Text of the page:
The UK government has signed deals for a further 90 million doses of coronavirus vaccine.
The vaccines are being developed by the Belgian pharmaceutical company Janssen and the US biotech company Novavax.
It means the UK has placed orders for six experimental vaccines, taking its potential stockpile to 340 million doses.
In theory, there should be enough for everyone in the UK to get five doses. Most of the vaccines require only two.
With most vaccine trials ending in failure, the government is effectively hedging its bets, hoping that at least one of the vaccines it has purchased proves safe and effective.
The price being paid has not been revealed.
Kate Bingham, chair of the UK government Vaccine Taskforce, told the BBC: “We don’t know if any of these vaccine formats that we’ve acquired will actually work. There are no licensed vaccines for any human coronavirus.”
She added it was a “priority” to ensure the UK has “sufficient vaccine” for groups “who are most at risk from coronavirus infection”.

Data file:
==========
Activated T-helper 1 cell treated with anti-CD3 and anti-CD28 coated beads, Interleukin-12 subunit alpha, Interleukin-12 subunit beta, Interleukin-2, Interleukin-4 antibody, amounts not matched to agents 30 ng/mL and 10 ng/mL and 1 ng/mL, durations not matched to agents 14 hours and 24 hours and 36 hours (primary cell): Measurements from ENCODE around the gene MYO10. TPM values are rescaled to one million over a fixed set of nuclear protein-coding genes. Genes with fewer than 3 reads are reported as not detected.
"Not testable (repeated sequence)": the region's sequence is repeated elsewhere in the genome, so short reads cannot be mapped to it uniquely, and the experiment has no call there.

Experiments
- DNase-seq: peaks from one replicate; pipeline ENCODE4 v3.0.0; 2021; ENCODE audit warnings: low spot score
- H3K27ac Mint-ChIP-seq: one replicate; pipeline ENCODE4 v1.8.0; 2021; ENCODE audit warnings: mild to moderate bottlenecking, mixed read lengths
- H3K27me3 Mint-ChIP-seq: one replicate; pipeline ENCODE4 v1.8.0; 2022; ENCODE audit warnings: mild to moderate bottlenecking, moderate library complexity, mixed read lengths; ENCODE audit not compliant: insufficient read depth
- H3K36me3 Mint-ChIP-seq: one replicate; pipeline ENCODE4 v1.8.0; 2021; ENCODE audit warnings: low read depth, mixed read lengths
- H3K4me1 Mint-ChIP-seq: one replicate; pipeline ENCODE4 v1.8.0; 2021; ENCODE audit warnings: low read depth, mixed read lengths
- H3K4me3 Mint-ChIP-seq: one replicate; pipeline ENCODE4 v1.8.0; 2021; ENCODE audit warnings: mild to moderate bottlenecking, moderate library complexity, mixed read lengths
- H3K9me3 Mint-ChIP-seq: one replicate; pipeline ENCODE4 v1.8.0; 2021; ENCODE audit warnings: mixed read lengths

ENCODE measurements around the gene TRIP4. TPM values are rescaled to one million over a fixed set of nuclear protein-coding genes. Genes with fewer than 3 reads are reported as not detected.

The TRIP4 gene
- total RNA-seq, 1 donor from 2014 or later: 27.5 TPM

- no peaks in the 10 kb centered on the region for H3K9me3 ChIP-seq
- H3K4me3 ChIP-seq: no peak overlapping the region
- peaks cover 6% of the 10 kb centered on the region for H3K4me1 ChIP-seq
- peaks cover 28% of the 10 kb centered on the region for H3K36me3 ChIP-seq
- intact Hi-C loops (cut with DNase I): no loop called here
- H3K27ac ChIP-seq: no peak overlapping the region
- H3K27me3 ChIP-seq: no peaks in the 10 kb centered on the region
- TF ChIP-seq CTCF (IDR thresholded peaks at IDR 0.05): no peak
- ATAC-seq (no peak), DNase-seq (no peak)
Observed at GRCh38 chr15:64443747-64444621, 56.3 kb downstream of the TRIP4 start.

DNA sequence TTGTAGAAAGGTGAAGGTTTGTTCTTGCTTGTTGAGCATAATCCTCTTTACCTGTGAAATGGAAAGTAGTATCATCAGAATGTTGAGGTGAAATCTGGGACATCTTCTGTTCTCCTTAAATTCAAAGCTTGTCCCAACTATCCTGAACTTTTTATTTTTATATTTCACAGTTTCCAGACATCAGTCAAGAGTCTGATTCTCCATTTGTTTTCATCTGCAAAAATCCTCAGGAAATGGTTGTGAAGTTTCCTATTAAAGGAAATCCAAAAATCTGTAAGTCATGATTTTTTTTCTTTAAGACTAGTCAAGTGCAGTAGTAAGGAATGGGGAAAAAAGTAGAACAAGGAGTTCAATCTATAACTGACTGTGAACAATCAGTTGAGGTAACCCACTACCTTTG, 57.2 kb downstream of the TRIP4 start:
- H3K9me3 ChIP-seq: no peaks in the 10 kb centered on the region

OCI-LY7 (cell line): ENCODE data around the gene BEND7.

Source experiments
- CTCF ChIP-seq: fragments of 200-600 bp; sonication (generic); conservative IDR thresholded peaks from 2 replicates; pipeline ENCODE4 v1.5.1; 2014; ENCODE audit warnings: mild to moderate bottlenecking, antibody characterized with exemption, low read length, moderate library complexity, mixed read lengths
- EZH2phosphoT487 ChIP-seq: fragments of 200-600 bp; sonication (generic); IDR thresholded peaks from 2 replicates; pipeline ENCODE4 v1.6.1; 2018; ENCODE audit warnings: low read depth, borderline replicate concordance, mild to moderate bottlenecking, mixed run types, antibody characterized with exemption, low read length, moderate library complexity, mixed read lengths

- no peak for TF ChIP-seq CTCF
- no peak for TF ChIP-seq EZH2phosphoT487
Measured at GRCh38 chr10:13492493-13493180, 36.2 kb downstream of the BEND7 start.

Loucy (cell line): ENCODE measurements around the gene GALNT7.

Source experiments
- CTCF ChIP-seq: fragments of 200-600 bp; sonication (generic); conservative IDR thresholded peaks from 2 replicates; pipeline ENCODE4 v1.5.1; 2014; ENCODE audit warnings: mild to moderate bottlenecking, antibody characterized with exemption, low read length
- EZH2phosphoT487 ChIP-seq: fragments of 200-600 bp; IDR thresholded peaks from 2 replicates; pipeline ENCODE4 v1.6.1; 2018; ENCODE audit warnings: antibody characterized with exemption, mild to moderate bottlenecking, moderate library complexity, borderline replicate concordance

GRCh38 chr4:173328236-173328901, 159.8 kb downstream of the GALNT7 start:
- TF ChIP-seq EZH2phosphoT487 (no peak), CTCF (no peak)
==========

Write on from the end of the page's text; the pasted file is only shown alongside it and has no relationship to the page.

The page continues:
Business Secretary Alok Sharma said: “The government’s strategy to build a portfolio of promising vaccine candidates will ensure we have the best chance possible of finding one that works.
“Today’s agreements will not only benefit people in the UK but will ensure fair and equitable access of a vaccine around the world, potentially protecting hundreds of millions of lives.”
The government has now purchased experimental coronavirus vaccines that have been developed using four different scientific approaches:
- Adenovirus vaccines: 100 million doses Oxford University/AstraZeneca; 30 million doses Janssen
- mRNA vaccines: 30 million doses BioNTech/Pfizer
- Inactivated whole virus vaccines: 60 million doses Valneva
- Protein adjuvant vaccines: 60 million doses GSK/Sanofi; 60 million doses Novavax
It takes Britain’s potential stockpile to a total of 340 million doses – one of the biggest in the world.
The Oxford and BioNTech/Pfizer vaccines are in advanced, phase three clinical trials, with tens of thousands of volunteers recruited.
It is possible that some indication on how effective they are could come in late autumn, but that is not guaranteed.
The government says if the Janssen and Novavax vaccine trials go well, the first deliveries could take place in mid-2021.
The UK has also agreed to co-fund a clinical study of the Janssen vaccine.
By the end of the year, there could be at least half a dozen different coronavirus vaccines in clinical trials in the UK – and members of the public are being encouraged to register their interest online, because without medical volunteers we will not know if any of the vaccines actually works.